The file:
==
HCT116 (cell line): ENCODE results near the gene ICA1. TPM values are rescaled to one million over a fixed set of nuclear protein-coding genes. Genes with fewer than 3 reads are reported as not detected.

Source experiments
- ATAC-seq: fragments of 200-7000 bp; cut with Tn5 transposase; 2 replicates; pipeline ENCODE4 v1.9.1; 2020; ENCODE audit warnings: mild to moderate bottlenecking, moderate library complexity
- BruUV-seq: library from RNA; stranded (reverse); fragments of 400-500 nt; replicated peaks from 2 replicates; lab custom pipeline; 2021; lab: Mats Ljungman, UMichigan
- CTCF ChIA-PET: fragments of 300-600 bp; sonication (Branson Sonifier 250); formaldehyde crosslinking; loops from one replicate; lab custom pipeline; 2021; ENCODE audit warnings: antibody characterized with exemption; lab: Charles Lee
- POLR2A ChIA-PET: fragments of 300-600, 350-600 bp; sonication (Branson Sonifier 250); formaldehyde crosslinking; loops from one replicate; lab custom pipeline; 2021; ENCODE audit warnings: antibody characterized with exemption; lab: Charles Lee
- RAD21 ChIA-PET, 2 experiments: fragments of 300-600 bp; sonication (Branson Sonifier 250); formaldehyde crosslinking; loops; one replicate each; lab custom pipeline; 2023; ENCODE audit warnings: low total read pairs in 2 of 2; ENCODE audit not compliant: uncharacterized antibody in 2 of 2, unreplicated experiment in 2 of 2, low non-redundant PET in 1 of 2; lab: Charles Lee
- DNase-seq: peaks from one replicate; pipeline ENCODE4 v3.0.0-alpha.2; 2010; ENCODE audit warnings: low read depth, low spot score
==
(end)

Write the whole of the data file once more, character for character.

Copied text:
HCT116 (cell line): ENCODE results near the gene ICA1. TPM values are rescaled to one million over a fixed set of nuclear protein-coding genes. Genes with fewer than 3 reads are reported as not detected.

Source experiments
- ATAC-seq: fragments of 200-7000 bp; cut with Tn5 transposase; 2 replicates; pipeline ENCODE4 v1.9.1; 2020; ENCODE audit warnings: mild to moderate bottlenecking, moderate library complexity
- BruUV-seq: library from RNA; stranded (reverse); fragments of 400-500 nt; replicated peaks from 2 replicates; lab custom pipeline; 2021; lab: Mats Ljungman, UMichigan
- CTCF ChIA-PET: fragments of 300-600 bp; sonication (Branson Sonifier 250); formaldehyde crosslinking; loops from one replicate; lab custom pipeline; 2021; ENCODE audit warnings: antibody characterized with exemption; lab: Charles Lee
- POLR2A ChIA-PET: fragments of 300-600, 350-600 bp; sonication (Branson Sonifier 250); formaldehyde crosslinking; loops from one replicate; lab custom pipeline; 2021; ENCODE audit warnings: antibody characterized with exemption; lab: Charles Lee
- RAD21 ChIA-PET, 2 experiments: fragments of 300-600 bp; sonication (Branson Sonifier 250); formaldehyde crosslinking; loops; one replicate each; lab custom pipeline; 2023; ENCODE audit warnings: low total read pairs in 2 of 2; ENCODE audit not compliant: uncharacterized antibody in 2 of 2, unreplicated experiment in 2 of 2, low non-redundant PET in 1 of 2; lab: Charles Lee
- DNase-seq: peaks from one replicate; pipeline ENCODE4 v3.0.0-alpha.2; 2010; ENCODE audit warnings: low read depth, low spot score